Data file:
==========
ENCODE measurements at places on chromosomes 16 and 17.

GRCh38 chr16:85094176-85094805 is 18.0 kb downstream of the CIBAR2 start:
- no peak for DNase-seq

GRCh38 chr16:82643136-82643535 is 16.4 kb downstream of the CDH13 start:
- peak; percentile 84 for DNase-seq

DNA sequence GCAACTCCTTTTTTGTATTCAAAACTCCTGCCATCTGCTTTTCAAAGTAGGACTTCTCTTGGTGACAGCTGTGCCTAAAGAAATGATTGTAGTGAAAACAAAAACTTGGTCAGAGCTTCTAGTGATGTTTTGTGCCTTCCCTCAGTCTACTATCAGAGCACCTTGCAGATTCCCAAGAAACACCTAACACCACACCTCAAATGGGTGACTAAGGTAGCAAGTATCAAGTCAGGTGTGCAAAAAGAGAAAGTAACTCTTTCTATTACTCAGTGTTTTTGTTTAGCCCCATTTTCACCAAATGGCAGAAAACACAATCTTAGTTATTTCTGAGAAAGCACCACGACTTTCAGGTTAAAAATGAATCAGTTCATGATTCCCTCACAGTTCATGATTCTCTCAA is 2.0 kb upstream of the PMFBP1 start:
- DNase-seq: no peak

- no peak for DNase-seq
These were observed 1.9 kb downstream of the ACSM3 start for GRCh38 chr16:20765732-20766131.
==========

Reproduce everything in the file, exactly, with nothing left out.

ENCODE measurements at places on chromosomes 16 and 17.

GRCh38 chr16:85094176-85094805 is 18.0 kb downstream of the CIBAR2 start:
- no peak for DNase-seq

GRCh38 chr16:82643136-82643535 is 16.4 kb downstream of the CDH13 start:
- peak; percentile 84 for DNase-seq

DNA sequence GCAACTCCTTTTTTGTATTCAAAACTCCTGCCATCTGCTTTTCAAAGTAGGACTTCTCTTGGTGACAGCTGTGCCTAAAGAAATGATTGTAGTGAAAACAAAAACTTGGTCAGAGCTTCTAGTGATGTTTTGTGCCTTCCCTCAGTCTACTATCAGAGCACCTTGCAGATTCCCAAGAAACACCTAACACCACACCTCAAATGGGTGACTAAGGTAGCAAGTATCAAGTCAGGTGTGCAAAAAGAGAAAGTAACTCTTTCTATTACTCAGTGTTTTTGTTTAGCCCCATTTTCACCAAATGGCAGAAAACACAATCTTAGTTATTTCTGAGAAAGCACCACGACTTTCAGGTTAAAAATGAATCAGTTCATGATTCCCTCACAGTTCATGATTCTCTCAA is 2.0 kb upstream of the PMFBP1 start:
- DNase-seq: no peak

- no peak for DNase-seq
These were observed 1.9 kb downstream of the ACSM3 start for GRCh38 chr16:20765732-20766131.